One explanation is it could have to do with using lower level hardware access to "paint" the video content into the window, that sort of thing would happen with QuickTime files on external displays. Another explanation is Apple is intentionally not displaying the video as part of some attempt to prevent the content from being copied. I'm leaning towards the latter.
Adam Engst  An apple icon for a TidBITS Staffer 2012-10-23 17:11
I'd put money on the latter too.
Julian Y. Koh  2012-10-23 08:06
AirPlay is definitely cool and works great in home situations or other small network installations. Once you scale up to enterprise or campus networks, though, things quickly become very complicated due to Rendezvous/Bonjour's insistence that all devices be on the same IP subnet. Networking vendors have been working to implement all sorts of kludges and workarounds which are finally starting to bear fruit in the marketplace, but how well they actually work in real life remains to be seen.

The higher ed community sent a petition to Apple to raise awareness of these issues (see Amazingly, Apple has actually begun public work on this issue (see, so there's hope on the horizon!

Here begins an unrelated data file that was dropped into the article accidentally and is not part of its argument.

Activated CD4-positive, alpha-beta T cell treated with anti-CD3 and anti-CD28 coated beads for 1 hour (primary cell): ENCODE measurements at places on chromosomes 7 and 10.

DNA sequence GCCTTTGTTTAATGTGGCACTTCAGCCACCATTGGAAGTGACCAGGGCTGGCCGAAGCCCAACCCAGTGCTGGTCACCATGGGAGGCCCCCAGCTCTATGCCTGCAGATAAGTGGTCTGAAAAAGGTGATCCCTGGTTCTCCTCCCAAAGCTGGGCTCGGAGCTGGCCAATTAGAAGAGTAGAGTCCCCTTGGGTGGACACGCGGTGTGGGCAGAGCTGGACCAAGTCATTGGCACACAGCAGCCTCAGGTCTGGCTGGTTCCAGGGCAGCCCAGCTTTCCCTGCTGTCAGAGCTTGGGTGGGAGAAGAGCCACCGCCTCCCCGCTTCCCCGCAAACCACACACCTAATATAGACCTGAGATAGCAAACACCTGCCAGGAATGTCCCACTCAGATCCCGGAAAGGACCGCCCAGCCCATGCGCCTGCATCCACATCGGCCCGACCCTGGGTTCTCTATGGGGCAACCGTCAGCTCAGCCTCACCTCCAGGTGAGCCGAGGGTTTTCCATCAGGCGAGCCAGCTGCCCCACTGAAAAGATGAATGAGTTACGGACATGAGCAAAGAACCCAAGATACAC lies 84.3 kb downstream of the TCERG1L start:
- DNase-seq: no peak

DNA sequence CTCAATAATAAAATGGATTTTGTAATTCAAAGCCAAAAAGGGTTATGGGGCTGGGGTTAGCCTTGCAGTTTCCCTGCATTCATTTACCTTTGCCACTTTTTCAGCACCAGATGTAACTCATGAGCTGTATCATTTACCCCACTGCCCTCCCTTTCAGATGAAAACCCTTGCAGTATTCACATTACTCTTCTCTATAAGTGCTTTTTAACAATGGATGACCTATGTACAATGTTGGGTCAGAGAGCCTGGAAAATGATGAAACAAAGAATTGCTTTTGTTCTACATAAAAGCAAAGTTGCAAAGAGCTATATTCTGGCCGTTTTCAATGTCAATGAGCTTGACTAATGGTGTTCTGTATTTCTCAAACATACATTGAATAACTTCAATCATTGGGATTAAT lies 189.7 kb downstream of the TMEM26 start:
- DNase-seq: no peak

For the Airplay compatible iMacs, be careful. Yours *might* actually work.
I have long used Airplay and before that Airfoil for music from Macs to my stereo.
I was in an Apple store recently and two geeks were in front of me. I asked one if I could play my eyeTV recordings from iTunes on my mid 2009 27 inch iMac (refurb) to my AppleTV 2 hooked up to my HDTV. The first geek said no way! Then the slightly older geek next to him said, sure! He was right and my iMac runs latest Snow Leopard!
I regularly record shows with eyeTV, it converts to iTunes, which I then watch on my Apple TV. The couch is nice…
C Rickman  2012-11-08 11:05
Do you think they will include an airplay feature to mirror an ios device (ipad) to an osx device (macbook pro) istead of the apple tv?
Jeff Carlson  An apple icon for a TidBITS Staffer 2012-11-08 13:33
Apple may not do it, but that capability exists. See the app Reflection: